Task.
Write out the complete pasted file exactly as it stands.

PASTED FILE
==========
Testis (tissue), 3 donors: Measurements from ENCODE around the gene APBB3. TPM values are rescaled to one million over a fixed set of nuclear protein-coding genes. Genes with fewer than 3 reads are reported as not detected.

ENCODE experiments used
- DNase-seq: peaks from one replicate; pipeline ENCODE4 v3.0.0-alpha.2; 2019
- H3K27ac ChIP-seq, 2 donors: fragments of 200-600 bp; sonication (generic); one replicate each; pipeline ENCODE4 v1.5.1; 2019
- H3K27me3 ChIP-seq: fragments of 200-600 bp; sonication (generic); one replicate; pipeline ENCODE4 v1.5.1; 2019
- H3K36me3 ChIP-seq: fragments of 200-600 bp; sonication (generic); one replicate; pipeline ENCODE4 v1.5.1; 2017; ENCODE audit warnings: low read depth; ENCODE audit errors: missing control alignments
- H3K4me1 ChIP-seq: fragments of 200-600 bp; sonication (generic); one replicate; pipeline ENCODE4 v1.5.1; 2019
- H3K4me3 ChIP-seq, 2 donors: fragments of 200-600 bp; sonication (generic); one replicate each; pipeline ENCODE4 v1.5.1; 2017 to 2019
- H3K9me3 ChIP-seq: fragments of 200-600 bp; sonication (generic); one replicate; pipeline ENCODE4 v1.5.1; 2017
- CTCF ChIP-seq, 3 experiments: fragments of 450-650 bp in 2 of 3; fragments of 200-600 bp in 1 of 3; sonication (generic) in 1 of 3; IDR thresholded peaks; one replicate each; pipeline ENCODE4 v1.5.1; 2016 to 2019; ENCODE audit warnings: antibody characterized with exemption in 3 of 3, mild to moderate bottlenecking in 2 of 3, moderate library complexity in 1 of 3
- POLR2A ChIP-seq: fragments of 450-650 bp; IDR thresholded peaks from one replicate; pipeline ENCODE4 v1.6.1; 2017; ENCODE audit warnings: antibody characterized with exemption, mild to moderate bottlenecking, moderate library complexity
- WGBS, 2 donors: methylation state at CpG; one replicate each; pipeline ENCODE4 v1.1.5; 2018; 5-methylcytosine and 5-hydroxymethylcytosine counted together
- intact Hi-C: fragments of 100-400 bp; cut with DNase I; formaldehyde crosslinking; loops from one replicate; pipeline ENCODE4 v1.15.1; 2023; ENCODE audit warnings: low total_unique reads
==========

Testis (tissue), 3 donors: Measurements from ENCODE around the gene APBB3. TPM values are rescaled to one million over a fixed set of nuclear protein-coding genes. Genes with fewer than 3 reads are reported as not detected.

ENCODE experiments used
- DNase-seq: peaks from one replicate; pipeline ENCODE4 v3.0.0-alpha.2; 2019
- H3K27ac ChIP-seq, 2 donors: fragments of 200-600 bp; sonication (generic); one replicate each; pipeline ENCODE4 v1.5.1; 2019
- H3K27me3 ChIP-seq: fragments of 200-600 bp; sonication (generic); one replicate; pipeline ENCODE4 v1.5.1; 2019
- H3K36me3 ChIP-seq: fragments of 200-600 bp; sonication (generic); one replicate; pipeline ENCODE4 v1.5.1; 2017; ENCODE audit warnings: low read depth; ENCODE audit errors: missing control alignments
- H3K4me1 ChIP-seq: fragments of 200-600 bp; sonication (generic); one replicate; pipeline ENCODE4 v1.5.1; 2019
- H3K4me3 ChIP-seq, 2 donors: fragments of 200-600 bp; sonication (generic); one replicate each; pipeline ENCODE4 v1.5.1; 2017 to 2019
- H3K9me3 ChIP-seq: fragments of 200-600 bp; sonication (generic); one replicate; pipeline ENCODE4 v1.5.1; 2017
- CTCF ChIP-seq, 3 experiments: fragments of 450-650 bp in 2 of 3; fragments of 200-600 bp in 1 of 3; sonication (generic) in 1 of 3; IDR thresholded peaks; one replicate each; pipeline ENCODE4 v1.5.1; 2016 to 2019; ENCODE audit warnings: antibody characterized with exemption in 3 of 3, mild to moderate bottlenecking in 2 of 3, moderate library complexity in 1 of 3
- POLR2A ChIP-seq: fragments of 450-650 bp; IDR thresholded peaks from one replicate; pipeline ENCODE4 v1.6.1; 2017; ENCODE audit warnings: antibody characterized with exemption, mild to moderate bottlenecking, moderate library complexity
- WGBS, 2 donors: methylation state at CpG; one replicate each; pipeline ENCODE4 v1.1.5; 2018; 5-methylcytosine and 5-hydroxymethylcytosine counted together
- intact Hi-C: fragments of 100-400 bp; cut with DNase I; formaldehyde crosslinking; loops from one replicate; pipeline ENCODE4 v1.15.1; 2023; ENCODE audit warnings: low total_unique reads